A Daghestani man and his wife in traditional dress, pose uncomfortably for a photograph in the Caucasus mountains in 1910. It is difficult for us to imagine how alien it was to pose for a photograph as most people had never seen an image of themself, except in a mirror
These men are convicts, who have been shackled together at a prison camp somewhere in the interior, in 1910. The term ‘Gulag’ was only coined later for Stalin’s vast network of prison camps but in the tsar’s days many prisoners were housed in equally terrible conditions
A merchant at a Samarkand market displays silks, cotton and wool fabrics as well as traditional carpets in 1911. At the top of the stall is a framed page of the Koran. Samarkand was captured by the Russians in 1866 but is now in Uzbekistan
A family iron-mining operation in the Bakaly hills outside Ekaterinburg in 1910. Iron was smelted for the growing steelworks as the empire slowly industrialised. Ekaterinburg was ironically the place where the tsar, and the rest of the Romanov dynasty, were summarily executed in 1918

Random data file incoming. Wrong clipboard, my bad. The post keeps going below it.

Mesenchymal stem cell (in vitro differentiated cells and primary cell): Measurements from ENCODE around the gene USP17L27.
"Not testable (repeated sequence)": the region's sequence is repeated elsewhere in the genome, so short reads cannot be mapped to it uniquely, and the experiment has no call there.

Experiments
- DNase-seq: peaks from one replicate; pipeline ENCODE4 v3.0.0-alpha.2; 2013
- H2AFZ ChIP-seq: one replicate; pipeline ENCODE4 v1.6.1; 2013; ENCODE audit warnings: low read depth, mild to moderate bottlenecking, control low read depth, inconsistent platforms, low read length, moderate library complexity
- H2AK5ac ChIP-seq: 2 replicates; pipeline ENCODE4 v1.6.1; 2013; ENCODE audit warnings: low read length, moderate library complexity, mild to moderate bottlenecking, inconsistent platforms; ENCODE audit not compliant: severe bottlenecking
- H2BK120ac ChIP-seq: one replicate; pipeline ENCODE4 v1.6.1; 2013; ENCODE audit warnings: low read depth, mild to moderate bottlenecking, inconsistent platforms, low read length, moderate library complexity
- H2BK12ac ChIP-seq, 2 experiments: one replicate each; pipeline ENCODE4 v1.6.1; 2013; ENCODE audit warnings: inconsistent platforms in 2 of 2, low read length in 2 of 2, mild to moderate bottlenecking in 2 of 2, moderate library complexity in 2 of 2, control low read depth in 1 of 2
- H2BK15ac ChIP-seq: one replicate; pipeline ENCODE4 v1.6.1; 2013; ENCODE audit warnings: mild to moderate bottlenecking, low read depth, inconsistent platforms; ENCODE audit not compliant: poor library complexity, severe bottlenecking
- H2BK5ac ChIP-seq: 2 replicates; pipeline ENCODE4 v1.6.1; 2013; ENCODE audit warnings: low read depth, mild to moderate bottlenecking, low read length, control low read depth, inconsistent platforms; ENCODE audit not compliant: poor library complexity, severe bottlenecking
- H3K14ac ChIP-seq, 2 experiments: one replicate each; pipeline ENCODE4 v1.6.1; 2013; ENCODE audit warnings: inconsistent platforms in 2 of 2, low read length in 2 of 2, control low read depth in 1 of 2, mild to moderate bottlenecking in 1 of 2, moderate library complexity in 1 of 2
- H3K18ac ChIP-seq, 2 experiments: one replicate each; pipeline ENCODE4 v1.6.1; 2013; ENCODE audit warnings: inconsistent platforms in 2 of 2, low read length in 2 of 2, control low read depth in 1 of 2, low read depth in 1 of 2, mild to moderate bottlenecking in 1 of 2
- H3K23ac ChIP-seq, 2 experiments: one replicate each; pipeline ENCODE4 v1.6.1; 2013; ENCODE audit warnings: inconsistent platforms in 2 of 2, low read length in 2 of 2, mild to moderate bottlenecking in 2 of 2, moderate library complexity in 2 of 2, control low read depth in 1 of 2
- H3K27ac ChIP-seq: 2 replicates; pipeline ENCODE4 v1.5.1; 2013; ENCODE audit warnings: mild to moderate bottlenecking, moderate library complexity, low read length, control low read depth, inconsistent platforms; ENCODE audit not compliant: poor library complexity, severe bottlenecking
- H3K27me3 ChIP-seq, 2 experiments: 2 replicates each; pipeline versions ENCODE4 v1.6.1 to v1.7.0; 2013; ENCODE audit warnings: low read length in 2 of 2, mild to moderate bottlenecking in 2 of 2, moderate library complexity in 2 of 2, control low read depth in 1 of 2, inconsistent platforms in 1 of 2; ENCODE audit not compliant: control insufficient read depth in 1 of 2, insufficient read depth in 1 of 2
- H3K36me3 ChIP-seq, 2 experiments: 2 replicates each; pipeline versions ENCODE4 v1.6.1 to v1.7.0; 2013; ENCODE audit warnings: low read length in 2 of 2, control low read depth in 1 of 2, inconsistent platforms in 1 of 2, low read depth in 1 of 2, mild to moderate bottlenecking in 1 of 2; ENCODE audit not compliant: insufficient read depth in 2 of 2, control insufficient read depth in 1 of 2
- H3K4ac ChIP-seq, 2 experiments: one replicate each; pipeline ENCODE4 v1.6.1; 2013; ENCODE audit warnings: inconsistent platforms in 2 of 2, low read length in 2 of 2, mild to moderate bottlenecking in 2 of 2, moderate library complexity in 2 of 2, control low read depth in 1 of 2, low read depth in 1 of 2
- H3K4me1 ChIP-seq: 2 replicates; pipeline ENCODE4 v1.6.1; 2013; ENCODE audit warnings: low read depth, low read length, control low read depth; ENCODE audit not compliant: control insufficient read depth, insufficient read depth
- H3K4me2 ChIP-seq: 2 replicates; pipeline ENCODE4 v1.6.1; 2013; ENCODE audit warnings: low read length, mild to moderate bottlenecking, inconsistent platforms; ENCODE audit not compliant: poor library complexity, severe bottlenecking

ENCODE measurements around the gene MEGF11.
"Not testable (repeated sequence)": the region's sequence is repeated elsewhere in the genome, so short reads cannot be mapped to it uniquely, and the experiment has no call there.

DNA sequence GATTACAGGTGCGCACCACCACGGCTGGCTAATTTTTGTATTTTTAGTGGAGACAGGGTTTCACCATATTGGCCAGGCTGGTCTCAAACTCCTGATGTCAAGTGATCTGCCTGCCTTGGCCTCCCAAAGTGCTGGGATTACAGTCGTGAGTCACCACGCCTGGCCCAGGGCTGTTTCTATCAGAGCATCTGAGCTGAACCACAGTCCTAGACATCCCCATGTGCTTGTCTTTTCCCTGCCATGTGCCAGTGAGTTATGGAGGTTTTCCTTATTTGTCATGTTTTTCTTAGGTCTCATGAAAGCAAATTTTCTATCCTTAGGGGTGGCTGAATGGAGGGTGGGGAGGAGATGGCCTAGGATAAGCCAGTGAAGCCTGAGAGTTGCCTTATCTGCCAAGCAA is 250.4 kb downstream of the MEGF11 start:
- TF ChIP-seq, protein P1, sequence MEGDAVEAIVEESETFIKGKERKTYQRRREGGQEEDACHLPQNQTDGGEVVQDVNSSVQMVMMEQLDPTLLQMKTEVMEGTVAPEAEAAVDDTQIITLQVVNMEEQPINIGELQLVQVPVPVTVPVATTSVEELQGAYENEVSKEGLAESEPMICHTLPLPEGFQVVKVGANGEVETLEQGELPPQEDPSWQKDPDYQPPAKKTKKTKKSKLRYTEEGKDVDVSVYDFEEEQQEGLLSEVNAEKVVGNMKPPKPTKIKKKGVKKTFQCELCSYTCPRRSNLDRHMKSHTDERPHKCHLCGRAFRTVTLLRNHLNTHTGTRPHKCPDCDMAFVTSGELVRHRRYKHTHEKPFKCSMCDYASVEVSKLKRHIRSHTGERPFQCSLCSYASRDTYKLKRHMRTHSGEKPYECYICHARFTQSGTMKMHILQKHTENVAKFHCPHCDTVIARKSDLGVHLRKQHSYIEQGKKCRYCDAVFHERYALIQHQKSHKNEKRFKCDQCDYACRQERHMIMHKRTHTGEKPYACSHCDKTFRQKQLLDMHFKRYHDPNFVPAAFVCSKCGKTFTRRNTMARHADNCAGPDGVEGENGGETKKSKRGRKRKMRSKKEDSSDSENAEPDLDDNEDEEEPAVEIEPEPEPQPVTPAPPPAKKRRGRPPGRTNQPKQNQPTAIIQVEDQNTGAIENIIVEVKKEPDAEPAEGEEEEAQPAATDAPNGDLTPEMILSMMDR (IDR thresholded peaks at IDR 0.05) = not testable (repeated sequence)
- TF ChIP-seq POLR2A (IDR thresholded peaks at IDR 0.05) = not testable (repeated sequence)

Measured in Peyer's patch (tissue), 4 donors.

This man, photographed in Daghestan in 1910, is wearing traditional Sunni Muslim dress and an Astrakhan hat. His hand rests on the blue scabbard of his dagger and on his chest appears to be some sort of war medal. Five years earlier the empire had lost the Russo-Japanese War
Five inmates look out from a zindan, a traditional Central Asian prison in 1910. Their guard is wearing a Russian-style uniform, and is armed with a Russian rifle and bayonet. Zindan is an ancient Persian word for a dungeon but it was brought back into use in the early part of the 21st century during the war between Russia and Chechen rebels
This magnificent gentleman is Muhammad Alim Khan bin Abdul-Ahad, who was the Emir of Bukhara in modern-day Uzbekistan from 1910 until 1920, when the emirate was abolished by Lenin’s communist government